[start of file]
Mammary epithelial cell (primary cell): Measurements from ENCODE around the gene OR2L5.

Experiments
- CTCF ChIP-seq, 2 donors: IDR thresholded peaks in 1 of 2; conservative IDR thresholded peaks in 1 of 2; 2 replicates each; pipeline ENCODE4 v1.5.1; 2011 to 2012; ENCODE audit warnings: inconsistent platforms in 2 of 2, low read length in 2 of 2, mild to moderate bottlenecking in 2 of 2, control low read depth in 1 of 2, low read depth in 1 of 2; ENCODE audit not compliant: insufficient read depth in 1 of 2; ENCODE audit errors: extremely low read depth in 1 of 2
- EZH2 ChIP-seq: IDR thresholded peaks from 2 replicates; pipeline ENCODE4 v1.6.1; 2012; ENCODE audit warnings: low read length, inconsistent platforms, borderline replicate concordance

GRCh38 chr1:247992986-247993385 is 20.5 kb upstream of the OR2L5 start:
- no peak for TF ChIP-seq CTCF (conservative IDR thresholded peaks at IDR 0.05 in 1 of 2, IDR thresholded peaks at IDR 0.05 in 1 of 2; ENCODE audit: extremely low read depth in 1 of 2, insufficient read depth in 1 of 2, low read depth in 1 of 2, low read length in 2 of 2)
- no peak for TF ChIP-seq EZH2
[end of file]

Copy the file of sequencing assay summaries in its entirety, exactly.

Mammary epithelial cell (primary cell): Measurements from ENCODE around the gene OR2L5.

Experiments
- CTCF ChIP-seq, 2 donors: IDR thresholded peaks in 1 of 2; conservative IDR thresholded peaks in 1 of 2; 2 replicates each; pipeline ENCODE4 v1.5.1; 2011 to 2012; ENCODE audit warnings: inconsistent platforms in 2 of 2, low read length in 2 of 2, mild to moderate bottlenecking in 2 of 2, control low read depth in 1 of 2, low read depth in 1 of 2; ENCODE audit not compliant: insufficient read depth in 1 of 2; ENCODE audit errors: extremely low read depth in 1 of 2
- EZH2 ChIP-seq: IDR thresholded peaks from 2 replicates; pipeline ENCODE4 v1.6.1; 2012; ENCODE audit warnings: low read length, inconsistent platforms, borderline replicate concordance

GRCh38 chr1:247992986-247993385 is 20.5 kb upstream of the OR2L5 start:
- no peak for TF ChIP-seq CTCF (conservative IDR thresholded peaks at IDR 0.05 in 1 of 2, IDR thresholded peaks at IDR 0.05 in 1 of 2; ENCODE audit: extremely low read depth in 1 of 2, insufficient read depth in 1 of 2, low read depth in 1 of 2, low read length in 2 of 2)
- no peak for TF ChIP-seq EZH2